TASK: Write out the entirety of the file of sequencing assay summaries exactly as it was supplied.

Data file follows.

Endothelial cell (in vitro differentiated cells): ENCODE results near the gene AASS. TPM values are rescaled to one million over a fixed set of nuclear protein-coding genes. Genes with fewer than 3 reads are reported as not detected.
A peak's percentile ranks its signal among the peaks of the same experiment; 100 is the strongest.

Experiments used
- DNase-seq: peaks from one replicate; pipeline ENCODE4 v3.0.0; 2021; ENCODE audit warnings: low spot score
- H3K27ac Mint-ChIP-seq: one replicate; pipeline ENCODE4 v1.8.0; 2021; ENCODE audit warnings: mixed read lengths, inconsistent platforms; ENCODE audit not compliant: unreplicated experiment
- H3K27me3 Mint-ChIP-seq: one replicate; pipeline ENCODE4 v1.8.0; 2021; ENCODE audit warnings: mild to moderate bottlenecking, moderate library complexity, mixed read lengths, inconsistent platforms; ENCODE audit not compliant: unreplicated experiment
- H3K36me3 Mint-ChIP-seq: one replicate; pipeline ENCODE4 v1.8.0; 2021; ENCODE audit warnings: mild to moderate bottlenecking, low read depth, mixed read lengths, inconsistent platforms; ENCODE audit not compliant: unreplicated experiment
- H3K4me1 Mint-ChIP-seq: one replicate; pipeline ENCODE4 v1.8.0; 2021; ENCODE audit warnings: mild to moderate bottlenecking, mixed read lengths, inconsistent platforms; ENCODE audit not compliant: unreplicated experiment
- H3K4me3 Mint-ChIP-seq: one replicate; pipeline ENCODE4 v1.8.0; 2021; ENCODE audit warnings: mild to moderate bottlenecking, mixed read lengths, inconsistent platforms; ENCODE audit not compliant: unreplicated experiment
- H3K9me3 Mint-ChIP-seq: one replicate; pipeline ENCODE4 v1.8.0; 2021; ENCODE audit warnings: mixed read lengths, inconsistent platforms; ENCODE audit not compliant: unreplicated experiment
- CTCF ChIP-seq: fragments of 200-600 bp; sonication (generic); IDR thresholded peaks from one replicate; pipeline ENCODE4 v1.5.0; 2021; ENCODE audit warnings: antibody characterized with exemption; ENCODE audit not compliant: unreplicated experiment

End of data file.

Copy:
Endothelial cell (in vitro differentiated cells): ENCODE results near the gene AASS. TPM values are rescaled to one million over a fixed set of nuclear protein-coding genes. Genes with fewer than 3 reads are reported as not detected.
A peak's percentile ranks its signal among the peaks of the same experiment; 100 is the strongest.

Experiments used
- DNase-seq: peaks from one replicate; pipeline ENCODE4 v3.0.0; 2021; ENCODE audit warnings: low spot score
- H3K27ac Mint-ChIP-seq: one replicate; pipeline ENCODE4 v1.8.0; 2021; ENCODE audit warnings: mixed read lengths, inconsistent platforms; ENCODE audit not compliant: unreplicated experiment
- H3K27me3 Mint-ChIP-seq: one replicate; pipeline ENCODE4 v1.8.0; 2021; ENCODE audit warnings: mild to moderate bottlenecking, moderate library complexity, mixed read lengths, inconsistent platforms; ENCODE audit not compliant: unreplicated experiment
- H3K36me3 Mint-ChIP-seq: one replicate; pipeline ENCODE4 v1.8.0; 2021; ENCODE audit warnings: mild to moderate bottlenecking, low read depth, mixed read lengths, inconsistent platforms; ENCODE audit not compliant: unreplicated experiment
- H3K4me1 Mint-ChIP-seq: one replicate; pipeline ENCODE4 v1.8.0; 2021; ENCODE audit warnings: mild to moderate bottlenecking, mixed read lengths, inconsistent platforms; ENCODE audit not compliant: unreplicated experiment
- H3K4me3 Mint-ChIP-seq: one replicate; pipeline ENCODE4 v1.8.0; 2021; ENCODE audit warnings: mild to moderate bottlenecking, mixed read lengths, inconsistent platforms; ENCODE audit not compliant: unreplicated experiment
- H3K9me3 Mint-ChIP-seq: one replicate; pipeline ENCODE4 v1.8.0; 2021; ENCODE audit warnings: mixed read lengths, inconsistent platforms; ENCODE audit not compliant: unreplicated experiment
- CTCF ChIP-seq: fragments of 200-600 bp; sonication (generic); IDR thresholded peaks from one replicate; pipeline ENCODE4 v1.5.0; 2021; ENCODE audit warnings: antibody characterized with exemption; ENCODE audit not compliant: unreplicated experiment